What is meant by “true and fair view” (and oh, by the way, do the standard setters actually know what they are doing?)?

  • Andrew Guntert
  • 16 December 2013 00:00

I assume the answer to the second question must surely be 'yes of course' but I am having increasing difficulty understanding what is meant by a true and fair view because there seem to be increasingly more of them!!

It's always been difficult to know exactly what is meant by a true and fair view but broadly, complying with relevant accounting standards and with company legislation, should deliver it other than in exceptional circumstances. I am though beginning to get confused as to what it is, or should I say as to the range of possibilities?

As a simple example imagine a small company owning a couple of investment properties. Perhaps it has an income of a couple of hundred thousand pounds, employs half a dozen staff and has assets (mainly investment property) of about £1m. It qualifies as a small company and chooses to use the FRSSE. FRSSE 2008 (and indeed the currently proposed FRSSE 2015) requires the properties to be revalued each year to market value and valuation differences go to a revaluation reserve. There would be no provision for deferred tax unless there is a binding commitment to sell the asset at the balance sheet date. Compliance with the FRSSE is required for the accounts to show a true and fair view.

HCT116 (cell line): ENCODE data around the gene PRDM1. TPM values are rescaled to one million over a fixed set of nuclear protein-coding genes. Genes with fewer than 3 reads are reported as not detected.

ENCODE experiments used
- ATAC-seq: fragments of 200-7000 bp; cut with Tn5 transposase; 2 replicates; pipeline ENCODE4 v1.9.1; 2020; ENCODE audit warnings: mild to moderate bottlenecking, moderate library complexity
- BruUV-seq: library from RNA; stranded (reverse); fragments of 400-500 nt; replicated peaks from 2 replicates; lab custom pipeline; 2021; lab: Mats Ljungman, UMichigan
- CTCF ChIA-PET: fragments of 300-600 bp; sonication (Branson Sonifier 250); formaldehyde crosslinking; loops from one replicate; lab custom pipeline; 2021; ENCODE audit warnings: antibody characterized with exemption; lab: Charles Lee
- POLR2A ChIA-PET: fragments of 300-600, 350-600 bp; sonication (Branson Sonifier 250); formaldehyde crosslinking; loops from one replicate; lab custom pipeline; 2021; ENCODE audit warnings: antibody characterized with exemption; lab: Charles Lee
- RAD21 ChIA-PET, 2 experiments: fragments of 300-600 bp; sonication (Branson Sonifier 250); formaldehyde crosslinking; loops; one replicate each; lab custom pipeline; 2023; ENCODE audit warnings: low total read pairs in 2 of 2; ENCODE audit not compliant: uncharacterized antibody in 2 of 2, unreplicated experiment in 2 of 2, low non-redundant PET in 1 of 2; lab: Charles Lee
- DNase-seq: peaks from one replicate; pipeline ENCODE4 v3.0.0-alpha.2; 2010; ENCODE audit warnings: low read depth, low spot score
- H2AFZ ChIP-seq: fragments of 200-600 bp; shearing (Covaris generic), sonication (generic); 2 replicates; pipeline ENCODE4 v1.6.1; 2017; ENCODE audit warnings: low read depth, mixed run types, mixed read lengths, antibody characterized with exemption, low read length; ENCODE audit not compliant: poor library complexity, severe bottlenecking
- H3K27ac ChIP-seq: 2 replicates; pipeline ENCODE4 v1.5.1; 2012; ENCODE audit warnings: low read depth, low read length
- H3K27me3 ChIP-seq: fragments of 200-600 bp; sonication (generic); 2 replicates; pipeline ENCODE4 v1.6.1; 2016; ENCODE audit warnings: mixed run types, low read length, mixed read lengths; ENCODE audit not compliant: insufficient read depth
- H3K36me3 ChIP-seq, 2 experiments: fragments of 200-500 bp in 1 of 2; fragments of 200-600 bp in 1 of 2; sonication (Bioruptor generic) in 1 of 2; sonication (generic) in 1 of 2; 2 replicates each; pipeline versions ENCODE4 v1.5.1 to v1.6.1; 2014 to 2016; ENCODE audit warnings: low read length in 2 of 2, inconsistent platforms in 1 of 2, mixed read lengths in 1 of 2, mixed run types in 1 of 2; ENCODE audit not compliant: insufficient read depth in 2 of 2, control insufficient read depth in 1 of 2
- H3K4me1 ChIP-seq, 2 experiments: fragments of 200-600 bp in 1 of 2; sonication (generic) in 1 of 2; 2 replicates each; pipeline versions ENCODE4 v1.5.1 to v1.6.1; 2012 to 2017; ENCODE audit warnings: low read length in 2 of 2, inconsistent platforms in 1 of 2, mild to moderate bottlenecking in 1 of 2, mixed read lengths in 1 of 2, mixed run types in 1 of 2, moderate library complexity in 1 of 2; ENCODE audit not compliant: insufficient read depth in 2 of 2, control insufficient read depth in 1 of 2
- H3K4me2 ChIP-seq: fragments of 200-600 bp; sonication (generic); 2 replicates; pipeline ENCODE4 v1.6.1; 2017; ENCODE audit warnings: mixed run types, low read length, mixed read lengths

Now that the micro-entity provisions are available, such a company could choose to adopt them (2 out of 3 criteria, turnover less than £632,000 and fewer than 10 employees). If it did so it would be prohibited from revaluing the investment properties and they would have to be shown at depreciated cost. BIS and the FRC tell us that these accounts would (still??) show a true and fair view, only it's a different true and fair view!

If the company wished to do so it could alternatively adopt FRS 102 early. In which case investment properties would be revalued to fair value each year (generally the same value as market value but theoretically it could be different) and the differences would be taken to the profit and loss account for the year (though an unrealised profit). The profit would be rather different for the period, and the net assets would be very very different as a result of an obligation to provide for deferred tax on the revaluation timing differences! And yet this would also apparently give a true and fair view? In passing I might mention that there is also a possibility of leaving the properties at depreciated cost (where fair value cannot be measured reliably without undue cost or effort!)

I could also (but won't) describe the wide range of acceptable alternatives available on implementation of FRS 102 again each of which would apparently show a true and fair view!!

And of course the poor auditor is attempting to acquire sufficient appropriate audit evidence that the accounts show a true and fair view! Good luck!!

I always have this dream of an over-arching super intelligence ensuring that accounting standards and company legislation provide appropriate, sensible and consistent rules and messages - dream on!!!!!

This Blog is incidentally very much my personal view and not necessarily those of Mercia but we would be very interested to see what comments you might have on what I have written - so please go ahead and comment!! And a Merry Christmas and Happy New Year to you!!

You might also be interested in these articles…